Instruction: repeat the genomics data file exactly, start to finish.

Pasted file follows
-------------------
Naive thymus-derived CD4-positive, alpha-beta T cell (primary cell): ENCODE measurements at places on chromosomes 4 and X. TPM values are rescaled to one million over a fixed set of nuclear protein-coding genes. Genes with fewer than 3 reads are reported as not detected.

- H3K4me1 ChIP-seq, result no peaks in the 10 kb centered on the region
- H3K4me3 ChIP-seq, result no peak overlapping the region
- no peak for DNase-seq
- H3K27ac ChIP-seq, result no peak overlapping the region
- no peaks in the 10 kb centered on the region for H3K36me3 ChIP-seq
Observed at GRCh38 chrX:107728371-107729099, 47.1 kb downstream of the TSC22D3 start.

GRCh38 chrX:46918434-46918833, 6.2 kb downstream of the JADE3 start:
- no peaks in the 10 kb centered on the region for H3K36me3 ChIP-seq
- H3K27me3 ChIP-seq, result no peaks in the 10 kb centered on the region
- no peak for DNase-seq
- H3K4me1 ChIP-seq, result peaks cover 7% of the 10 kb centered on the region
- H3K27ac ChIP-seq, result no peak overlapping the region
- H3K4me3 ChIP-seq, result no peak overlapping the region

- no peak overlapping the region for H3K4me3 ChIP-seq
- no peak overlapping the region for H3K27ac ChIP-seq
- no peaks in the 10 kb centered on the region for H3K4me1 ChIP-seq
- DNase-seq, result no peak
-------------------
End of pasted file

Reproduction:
Naive thymus-derived CD4-positive, alpha-beta T cell (primary cell): ENCODE measurements at places on chromosomes 4 and X. TPM values are rescaled to one million over a fixed set of nuclear protein-coding genes. Genes with fewer than 3 reads are reported as not detected.

- H3K4me1 ChIP-seq, result no peaks in the 10 kb centered on the region
- H3K4me3 ChIP-seq, result no peak overlapping the region
- no peak for DNase-seq
- H3K27ac ChIP-seq, result no peak overlapping the region
- no peaks in the 10 kb centered on the region for H3K36me3 ChIP-seq
Observed at GRCh38 chrX:107728371-107729099, 47.1 kb downstream of the TSC22D3 start.

GRCh38 chrX:46918434-46918833, 6.2 kb downstream of the JADE3 start:
- no peaks in the 10 kb centered on the region for H3K36me3 ChIP-seq
- H3K27me3 ChIP-seq, result no peaks in the 10 kb centered on the region
- no peak for DNase-seq
- H3K4me1 ChIP-seq, result peaks cover 7% of the 10 kb centered on the region
- H3K27ac ChIP-seq, result no peak overlapping the region
- H3K4me3 ChIP-seq, result no peak overlapping the region

- no peak overlapping the region for H3K4me3 ChIP-seq
- no peak overlapping the region for H3K27ac ChIP-seq
- no peaks in the 10 kb centered on the region for H3K4me1 ChIP-seq
- DNase-seq, result no peak